Autumn Photography

Autumn Photography
by Kristel Schneider

Autumn, one of the most beautiful seasons of the year. A season full with colors and atmosphere .

Every year the Autumn season makes a photographer’s heart go faster and every year is different. This year the season was late, the climate was too warm to bring out the nice autumn colors on the trees. But when the trees finally are at their best, photographers have to act quick because the top season does not last long. Rain and wind can destroy the scenery overnight.  The sun is not always required for Autumn photography an overcast day and mist are great weather conditions to get these colors popup.

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TIPS for successful Autumn Photography:
– go out even if the weather is cloudy and grey
– get up early to get the first light even in combination with mist.
– use a polarization filter, the colors  get more intense and the filter is also very useful for
wet leaves reflection .
– look at your white balance settings, try out different modes.
– when taking photos of mushrooms look at your background to create a nice color

Even the late Autumn colors (red/brown tints) are nice to capture in landscape photography. So although this year may not have been the top Autumn season, even now,  in November, it is still nice to go out and enjoy some mushrooms and  the late season colors.

New autumn workshop/tour dates available for 2012.

Interview with Photographer: Leon Baas

Visions and Nature
Photographers interview
by Kristel Schneider

 ‘…more attracted by the bugs on the beautiful flowers than by the bride. ‘

I have come to know  Leon via Wildpixels, a Dutch nature forum. We were both moderators for the macro section. Leon’s work made me look  at macro photography differently. The first images I saw by him were insects surrounded by spectacular light. Looking at these images I always wondered how he could do that? He politely answered  sorry, I can’t go into much details about my technique otherwise everybody will copy it.  Luckily this has not been the case, Leon created his own style and mastered the techniques so well that  Canon’s office was decorated with his work in 2008. After this, everything moved fast and his images were published in many magazines (such as Focus, Zoom , Cameramagazine etc.) and on websites. I am very pleased to introduce his work to you and hope you will enjoy it -Kristel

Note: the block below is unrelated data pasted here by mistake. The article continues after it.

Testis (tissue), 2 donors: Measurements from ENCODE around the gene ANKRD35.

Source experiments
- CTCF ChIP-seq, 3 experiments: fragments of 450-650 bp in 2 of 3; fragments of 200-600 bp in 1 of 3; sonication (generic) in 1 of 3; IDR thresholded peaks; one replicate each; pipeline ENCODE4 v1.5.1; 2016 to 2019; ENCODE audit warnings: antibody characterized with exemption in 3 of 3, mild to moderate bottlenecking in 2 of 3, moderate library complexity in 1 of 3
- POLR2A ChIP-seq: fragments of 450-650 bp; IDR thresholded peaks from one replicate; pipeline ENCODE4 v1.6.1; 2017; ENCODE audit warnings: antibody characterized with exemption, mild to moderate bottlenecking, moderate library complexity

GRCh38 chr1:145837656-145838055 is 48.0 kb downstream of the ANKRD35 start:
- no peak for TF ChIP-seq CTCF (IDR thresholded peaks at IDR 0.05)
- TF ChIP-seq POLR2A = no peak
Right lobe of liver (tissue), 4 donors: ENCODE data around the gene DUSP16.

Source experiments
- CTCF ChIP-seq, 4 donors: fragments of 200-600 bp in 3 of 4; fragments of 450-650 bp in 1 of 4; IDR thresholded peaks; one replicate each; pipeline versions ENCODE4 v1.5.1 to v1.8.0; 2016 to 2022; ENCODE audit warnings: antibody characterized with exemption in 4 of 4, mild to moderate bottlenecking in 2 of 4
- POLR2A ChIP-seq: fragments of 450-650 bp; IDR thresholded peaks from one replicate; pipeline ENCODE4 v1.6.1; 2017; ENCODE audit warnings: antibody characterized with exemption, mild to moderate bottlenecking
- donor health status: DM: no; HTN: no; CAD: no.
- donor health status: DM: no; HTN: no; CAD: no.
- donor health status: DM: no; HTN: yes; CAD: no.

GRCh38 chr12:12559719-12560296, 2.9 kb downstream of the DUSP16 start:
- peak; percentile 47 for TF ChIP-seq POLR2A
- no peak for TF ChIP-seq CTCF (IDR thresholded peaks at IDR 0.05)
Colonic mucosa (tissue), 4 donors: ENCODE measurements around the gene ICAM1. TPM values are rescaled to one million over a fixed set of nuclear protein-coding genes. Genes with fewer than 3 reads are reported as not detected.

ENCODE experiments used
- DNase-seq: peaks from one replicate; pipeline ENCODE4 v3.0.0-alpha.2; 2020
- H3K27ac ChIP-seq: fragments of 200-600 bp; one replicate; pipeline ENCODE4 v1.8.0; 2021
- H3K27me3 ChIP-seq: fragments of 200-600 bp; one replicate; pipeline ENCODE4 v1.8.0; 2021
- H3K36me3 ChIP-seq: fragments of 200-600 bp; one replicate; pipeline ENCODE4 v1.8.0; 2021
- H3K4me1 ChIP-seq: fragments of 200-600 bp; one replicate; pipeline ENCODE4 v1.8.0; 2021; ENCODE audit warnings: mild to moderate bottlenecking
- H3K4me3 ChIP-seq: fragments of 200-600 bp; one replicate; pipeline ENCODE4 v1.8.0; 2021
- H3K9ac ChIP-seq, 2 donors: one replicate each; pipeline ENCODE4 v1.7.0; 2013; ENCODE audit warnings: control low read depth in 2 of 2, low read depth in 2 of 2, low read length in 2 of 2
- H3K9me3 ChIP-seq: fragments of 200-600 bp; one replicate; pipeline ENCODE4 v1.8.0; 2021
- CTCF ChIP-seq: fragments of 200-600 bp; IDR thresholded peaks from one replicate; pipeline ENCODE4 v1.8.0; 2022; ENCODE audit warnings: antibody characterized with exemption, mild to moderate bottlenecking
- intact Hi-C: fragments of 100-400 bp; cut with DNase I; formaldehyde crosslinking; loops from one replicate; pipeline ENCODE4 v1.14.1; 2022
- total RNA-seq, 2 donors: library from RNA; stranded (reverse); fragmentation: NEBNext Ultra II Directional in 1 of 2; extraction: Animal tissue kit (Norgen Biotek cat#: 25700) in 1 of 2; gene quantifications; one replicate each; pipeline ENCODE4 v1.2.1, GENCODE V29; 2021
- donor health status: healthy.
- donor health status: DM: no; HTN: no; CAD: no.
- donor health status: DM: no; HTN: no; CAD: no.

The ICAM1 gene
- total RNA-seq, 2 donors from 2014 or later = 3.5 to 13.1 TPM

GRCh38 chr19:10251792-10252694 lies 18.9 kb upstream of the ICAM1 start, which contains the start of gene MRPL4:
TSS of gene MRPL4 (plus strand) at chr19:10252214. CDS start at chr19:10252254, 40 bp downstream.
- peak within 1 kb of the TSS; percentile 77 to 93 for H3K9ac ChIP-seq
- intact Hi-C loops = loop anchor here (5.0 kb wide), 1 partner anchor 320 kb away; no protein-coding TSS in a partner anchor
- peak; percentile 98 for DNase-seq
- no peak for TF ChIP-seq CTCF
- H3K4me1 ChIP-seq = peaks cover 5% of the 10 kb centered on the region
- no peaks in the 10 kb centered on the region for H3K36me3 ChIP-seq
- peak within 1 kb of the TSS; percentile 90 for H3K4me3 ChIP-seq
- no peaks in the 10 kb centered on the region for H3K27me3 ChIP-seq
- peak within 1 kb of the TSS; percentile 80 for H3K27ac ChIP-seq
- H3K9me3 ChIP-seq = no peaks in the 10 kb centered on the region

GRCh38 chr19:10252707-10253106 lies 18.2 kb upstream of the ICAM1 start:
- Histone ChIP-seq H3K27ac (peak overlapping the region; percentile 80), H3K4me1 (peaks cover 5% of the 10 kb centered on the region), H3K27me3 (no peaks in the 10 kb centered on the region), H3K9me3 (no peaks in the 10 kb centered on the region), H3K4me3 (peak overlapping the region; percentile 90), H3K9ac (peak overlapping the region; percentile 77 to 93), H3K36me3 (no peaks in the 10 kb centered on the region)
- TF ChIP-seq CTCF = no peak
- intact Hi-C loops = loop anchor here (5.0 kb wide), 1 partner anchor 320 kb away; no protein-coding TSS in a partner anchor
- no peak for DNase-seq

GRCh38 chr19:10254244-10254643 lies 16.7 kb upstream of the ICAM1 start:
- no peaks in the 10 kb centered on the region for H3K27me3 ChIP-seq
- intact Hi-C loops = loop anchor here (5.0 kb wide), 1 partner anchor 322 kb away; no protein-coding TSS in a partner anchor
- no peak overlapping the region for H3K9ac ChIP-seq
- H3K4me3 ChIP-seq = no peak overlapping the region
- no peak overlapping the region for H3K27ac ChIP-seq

Leon Baas at work

I started with photography 12 years ago. It then was nothing as it is now. It didn’t have any line in it and I would shoot everything my eyes saw. By doing this I learned more and more to look for details. My next step was wedding photography, which I did together with my wife. But to be honest my eyes were more attracted by the bugs on the beautiful flowers than by the bride.  Luckily my wife made the wedding shots so we got away with it.

My interest in nature photography grew fast the following years, especially macro photography. I learned to look for the perfect compositions and lighting techniques. I pushed myself to high standards, which I couldn’t reach at the time. I just wanted to create the perfect lighting and exposure. – Leon.

Who is your inspiration?
I  get my inspiration mainly from reading about a lot of old and new nature photography from which I have learned a lot of tricks. I learned a lot about photography by listening to other great photographers.

My toilet has been filled with a lot of photography books because this is the only place in my house I have nothing else to do except waiting for things to come. Your camera manual is the first book that will end up in a drawer. Now you know where you should  put it instead.

What do you like about Nature Photography?
I love the amazing world of insects. It’s a hard world with no rules. Sorry, just one rule…eaten or be eaten. An always different world and that fascinates me every time. Again and again.

Photographs are Copyrighted © 2011, Leon Baas — All Rights Reserved

Are there things you don’t like about Nature Photography?
I prefer to work alone and do not like to be disturbed when I’m doing my work.

Do you have any tips for Visions and Nature readers who like macro photography ?